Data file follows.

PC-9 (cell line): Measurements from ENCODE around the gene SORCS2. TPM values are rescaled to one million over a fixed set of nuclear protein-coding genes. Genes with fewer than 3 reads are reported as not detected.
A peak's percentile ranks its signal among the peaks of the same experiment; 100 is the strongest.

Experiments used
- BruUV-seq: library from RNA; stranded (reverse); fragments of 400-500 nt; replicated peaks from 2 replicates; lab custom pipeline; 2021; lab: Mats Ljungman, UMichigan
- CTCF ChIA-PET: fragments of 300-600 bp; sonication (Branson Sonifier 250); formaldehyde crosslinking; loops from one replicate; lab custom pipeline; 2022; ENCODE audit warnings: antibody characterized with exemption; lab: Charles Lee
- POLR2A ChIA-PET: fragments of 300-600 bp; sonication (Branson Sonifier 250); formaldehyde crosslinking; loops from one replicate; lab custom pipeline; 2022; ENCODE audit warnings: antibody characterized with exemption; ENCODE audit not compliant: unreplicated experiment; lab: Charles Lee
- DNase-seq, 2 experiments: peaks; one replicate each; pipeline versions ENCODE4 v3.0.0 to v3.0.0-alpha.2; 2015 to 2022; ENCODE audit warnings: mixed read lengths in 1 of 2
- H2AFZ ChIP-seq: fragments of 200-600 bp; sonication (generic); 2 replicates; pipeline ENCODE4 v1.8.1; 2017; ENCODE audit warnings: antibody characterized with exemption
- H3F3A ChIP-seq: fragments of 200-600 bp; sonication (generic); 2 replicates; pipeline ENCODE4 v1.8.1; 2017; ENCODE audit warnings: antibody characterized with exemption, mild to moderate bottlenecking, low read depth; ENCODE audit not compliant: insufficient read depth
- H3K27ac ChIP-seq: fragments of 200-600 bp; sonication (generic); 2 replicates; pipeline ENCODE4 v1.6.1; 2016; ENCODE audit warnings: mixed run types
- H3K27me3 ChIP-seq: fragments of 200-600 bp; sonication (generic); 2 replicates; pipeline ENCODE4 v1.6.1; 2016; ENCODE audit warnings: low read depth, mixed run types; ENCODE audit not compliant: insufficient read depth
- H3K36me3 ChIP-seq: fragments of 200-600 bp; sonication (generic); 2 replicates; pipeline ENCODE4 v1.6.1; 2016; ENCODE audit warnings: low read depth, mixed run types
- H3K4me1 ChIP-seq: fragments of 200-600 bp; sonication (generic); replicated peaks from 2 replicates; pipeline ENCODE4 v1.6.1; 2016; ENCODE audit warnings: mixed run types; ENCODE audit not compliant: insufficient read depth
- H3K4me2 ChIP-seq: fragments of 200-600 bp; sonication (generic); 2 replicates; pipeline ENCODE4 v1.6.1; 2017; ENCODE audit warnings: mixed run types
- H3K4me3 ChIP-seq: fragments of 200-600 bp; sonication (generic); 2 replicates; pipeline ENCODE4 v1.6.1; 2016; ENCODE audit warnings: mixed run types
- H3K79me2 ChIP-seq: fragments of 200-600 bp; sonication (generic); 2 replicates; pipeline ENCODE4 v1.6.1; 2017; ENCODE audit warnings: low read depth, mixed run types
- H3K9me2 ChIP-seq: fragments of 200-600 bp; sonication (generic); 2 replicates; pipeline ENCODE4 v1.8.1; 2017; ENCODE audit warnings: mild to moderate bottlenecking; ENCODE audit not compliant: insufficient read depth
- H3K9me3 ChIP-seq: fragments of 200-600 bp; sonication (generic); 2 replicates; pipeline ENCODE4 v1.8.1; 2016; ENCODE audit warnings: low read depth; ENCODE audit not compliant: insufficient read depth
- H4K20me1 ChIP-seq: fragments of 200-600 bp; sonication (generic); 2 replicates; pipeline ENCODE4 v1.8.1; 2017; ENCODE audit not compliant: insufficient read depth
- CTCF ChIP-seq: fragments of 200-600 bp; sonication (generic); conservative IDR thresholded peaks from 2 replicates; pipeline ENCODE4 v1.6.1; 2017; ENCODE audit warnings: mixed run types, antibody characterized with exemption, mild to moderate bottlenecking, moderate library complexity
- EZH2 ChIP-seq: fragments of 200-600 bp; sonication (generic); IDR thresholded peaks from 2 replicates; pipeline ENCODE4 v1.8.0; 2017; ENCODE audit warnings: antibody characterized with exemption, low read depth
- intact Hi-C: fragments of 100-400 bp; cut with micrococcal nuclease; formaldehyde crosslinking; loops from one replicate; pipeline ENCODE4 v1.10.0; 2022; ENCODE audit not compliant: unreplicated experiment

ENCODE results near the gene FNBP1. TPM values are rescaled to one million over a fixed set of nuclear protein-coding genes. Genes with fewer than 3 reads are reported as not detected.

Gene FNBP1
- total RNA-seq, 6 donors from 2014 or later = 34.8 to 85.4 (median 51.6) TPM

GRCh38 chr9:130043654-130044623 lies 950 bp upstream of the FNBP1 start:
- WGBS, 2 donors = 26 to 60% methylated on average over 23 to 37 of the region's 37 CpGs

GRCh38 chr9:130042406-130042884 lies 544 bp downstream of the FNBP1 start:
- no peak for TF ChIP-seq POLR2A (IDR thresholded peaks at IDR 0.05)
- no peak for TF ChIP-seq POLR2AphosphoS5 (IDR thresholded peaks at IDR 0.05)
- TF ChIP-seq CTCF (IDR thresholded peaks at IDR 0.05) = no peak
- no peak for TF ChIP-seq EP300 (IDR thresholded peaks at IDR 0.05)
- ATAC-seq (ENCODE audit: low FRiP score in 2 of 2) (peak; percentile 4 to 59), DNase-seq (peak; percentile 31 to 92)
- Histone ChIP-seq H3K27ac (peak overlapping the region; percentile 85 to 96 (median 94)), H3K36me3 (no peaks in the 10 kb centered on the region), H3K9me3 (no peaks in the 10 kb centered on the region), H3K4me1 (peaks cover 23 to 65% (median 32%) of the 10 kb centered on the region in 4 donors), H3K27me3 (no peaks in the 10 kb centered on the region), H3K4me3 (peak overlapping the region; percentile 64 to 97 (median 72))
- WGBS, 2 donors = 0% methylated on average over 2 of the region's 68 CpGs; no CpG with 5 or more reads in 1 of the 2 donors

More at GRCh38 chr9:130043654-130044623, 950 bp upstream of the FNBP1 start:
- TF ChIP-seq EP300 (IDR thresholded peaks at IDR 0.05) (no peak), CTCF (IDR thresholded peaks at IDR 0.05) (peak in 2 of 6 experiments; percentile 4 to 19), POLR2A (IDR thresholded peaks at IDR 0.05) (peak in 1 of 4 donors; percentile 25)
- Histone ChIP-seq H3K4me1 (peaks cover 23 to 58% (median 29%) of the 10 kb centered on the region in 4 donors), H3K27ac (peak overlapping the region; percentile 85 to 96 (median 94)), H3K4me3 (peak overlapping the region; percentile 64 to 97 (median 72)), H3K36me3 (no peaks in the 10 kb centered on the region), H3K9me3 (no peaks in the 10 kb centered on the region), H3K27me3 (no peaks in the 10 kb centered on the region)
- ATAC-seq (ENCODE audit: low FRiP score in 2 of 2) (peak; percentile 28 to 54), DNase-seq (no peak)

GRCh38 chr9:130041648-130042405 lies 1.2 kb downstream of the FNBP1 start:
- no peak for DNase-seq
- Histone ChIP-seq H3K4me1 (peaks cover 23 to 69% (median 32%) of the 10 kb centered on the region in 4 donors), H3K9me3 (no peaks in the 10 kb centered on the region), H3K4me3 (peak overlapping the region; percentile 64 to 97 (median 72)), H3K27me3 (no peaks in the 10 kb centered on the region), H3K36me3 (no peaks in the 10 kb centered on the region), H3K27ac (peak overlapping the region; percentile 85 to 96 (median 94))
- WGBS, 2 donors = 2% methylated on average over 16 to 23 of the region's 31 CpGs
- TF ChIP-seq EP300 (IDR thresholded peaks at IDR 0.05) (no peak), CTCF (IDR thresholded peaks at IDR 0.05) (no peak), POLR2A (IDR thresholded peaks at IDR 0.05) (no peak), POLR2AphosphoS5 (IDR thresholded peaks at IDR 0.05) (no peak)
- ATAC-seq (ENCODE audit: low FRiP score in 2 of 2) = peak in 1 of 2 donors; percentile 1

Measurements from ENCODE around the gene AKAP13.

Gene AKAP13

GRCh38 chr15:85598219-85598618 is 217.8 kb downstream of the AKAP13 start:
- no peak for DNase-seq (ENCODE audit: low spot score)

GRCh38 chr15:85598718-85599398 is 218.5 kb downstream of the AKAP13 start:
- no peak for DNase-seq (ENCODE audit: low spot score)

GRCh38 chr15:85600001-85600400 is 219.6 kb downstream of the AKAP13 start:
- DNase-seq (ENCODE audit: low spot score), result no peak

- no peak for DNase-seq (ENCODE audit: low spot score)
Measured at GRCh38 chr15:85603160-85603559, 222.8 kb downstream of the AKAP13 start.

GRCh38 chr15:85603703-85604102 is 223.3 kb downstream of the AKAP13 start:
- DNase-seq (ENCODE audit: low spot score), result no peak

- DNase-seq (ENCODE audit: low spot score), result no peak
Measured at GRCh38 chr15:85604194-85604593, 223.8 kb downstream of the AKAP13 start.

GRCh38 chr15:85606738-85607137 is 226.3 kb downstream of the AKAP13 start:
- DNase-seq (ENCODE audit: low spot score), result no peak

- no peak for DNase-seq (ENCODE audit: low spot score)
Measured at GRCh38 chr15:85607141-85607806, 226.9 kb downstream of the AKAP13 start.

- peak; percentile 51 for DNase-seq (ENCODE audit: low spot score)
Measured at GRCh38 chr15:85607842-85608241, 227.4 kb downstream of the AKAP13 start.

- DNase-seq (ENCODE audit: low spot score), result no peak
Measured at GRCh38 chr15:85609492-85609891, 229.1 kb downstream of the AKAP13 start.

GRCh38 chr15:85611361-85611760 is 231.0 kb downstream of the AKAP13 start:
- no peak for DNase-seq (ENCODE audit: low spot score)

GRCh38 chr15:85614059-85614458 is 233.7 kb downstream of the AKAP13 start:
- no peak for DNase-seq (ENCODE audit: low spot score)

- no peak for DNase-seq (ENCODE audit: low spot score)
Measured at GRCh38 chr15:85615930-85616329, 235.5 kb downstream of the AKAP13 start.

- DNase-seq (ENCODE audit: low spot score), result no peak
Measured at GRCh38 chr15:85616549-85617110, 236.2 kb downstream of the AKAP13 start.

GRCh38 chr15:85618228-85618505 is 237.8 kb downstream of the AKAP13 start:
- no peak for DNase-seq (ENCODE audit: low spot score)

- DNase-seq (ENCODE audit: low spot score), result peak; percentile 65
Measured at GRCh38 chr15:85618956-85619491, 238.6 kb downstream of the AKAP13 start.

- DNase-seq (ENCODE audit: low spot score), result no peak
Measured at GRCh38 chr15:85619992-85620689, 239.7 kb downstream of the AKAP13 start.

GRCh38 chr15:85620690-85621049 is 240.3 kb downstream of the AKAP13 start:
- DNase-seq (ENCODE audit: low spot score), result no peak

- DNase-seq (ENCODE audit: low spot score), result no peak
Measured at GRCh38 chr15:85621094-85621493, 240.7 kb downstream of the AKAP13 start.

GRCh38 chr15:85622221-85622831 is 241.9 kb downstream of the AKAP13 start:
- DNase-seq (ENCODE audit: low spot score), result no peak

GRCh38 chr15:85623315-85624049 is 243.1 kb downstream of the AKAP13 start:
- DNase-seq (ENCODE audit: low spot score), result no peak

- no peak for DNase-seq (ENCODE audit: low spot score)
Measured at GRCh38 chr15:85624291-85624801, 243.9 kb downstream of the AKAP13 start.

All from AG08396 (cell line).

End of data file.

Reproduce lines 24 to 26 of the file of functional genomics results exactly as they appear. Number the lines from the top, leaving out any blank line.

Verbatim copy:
Gene FNBP1
- total RNA-seq, 6 donors from 2014 or later = 34.8 to 85.4 (median 51.6) TPM

GRCh38 chr9:130043654-130044623 lies 950 bp upstream of the FNBP1 start: